Speaking tomorrow at the Baltimore Immigration Summit
Tomorrow, November 19, at 2:00 p.m., I will be on a lawyers’ panel at the Baltimore Immigration Summit, discussing identifying, handling, minimizing, and neutralizing immigration minefields from criminal cases and convictions.
Many of my criminal defense clients are not United States citizens, which requires me to be mindful of possibly adverse immigration consequences from their criminal cases. Years before Padilla v. Kentucky, 559 U. S. ___ (2010), was ever penned, I included full attention to my criminal defense clients’ immigration situation.
Fortunately, for ten years, my criminal defense clients and I had a great immigration law advisor in the next office to mine, that being my former law partner Jay Marks, who now has an office only three blocks from me, in addition to an office in Arlington, Virginia. The very much quickened my learning curve in working to minimize adverse immigration consequences from my clients’ criminal cases.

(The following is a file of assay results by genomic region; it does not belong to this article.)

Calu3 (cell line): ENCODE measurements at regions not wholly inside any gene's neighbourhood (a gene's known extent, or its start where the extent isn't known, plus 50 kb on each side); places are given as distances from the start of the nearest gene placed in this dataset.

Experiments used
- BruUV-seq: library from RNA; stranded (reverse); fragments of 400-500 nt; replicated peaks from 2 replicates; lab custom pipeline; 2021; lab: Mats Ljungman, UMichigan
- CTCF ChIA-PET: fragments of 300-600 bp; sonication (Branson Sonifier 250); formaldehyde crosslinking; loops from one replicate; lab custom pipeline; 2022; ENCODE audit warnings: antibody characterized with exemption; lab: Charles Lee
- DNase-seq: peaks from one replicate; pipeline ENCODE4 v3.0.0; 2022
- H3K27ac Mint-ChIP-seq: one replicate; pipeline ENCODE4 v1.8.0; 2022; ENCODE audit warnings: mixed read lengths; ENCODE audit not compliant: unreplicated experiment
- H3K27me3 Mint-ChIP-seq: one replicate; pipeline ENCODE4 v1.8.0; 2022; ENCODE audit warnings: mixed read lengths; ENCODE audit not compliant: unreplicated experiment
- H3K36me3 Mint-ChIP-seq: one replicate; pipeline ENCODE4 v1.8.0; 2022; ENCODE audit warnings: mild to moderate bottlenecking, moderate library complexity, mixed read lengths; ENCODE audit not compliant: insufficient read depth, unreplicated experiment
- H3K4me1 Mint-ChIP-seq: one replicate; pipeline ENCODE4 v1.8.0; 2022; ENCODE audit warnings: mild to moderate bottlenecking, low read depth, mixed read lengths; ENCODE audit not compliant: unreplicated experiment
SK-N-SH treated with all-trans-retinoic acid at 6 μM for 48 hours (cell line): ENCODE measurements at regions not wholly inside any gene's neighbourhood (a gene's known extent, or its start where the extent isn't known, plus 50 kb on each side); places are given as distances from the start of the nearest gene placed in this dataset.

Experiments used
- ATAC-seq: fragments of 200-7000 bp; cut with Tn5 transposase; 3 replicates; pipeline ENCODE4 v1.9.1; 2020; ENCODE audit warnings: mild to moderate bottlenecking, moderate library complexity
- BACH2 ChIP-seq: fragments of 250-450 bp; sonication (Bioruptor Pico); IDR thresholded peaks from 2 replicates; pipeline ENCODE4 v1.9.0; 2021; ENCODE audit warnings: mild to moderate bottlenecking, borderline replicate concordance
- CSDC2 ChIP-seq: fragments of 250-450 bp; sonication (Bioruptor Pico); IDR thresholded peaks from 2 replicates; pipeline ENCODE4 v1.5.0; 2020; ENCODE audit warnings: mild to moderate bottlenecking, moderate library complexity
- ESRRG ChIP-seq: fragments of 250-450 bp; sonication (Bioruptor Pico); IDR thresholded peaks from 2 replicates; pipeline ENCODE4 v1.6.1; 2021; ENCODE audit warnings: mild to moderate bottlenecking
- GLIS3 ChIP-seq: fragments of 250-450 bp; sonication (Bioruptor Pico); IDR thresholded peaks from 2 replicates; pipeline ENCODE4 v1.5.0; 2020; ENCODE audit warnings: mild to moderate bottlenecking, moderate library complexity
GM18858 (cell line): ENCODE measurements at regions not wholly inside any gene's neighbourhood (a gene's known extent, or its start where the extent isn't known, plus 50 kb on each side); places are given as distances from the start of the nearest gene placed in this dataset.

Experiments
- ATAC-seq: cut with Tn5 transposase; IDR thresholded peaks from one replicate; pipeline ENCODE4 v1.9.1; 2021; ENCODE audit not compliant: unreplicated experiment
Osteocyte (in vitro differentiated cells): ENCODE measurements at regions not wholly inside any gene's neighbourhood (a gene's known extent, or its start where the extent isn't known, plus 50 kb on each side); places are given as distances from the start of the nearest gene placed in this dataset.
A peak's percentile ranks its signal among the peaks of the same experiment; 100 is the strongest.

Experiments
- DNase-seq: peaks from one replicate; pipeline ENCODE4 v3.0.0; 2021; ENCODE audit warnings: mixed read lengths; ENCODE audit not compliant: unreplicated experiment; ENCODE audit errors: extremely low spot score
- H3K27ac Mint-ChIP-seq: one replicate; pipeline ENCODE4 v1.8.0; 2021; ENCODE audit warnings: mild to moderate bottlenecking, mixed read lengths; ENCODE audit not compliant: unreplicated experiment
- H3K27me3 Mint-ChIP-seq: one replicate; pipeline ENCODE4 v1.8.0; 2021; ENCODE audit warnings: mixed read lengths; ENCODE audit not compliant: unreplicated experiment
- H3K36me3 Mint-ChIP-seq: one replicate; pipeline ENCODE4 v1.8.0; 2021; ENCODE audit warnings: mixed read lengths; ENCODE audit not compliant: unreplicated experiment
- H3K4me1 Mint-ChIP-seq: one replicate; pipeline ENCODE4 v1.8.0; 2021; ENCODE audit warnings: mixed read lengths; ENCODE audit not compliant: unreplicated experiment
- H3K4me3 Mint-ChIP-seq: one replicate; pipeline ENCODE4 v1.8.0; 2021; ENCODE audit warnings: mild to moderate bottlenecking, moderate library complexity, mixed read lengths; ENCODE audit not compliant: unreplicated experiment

Jay and I will be among several lawyers on this panel. The Summit is closed for registration, having reached capacity.
The location of the event sounds like an interesting one: The American Visionary Art Museum, with visionary art being produced by self-taught artists "whose works arise from an innate personal vision that revels foremost in the creative act itself."
The online information about a current installation at the museum called "What Makes Us Smile?" includes an Alfred E. Neumann image. Alfred E. Neumann for years has been the symbol of Mad Magazine which held my attention and obsession for many years. Baltimore’s being the land of John Waters, Frank Zappa, and Cafe Hon, it seems a fitting place to have such a museum.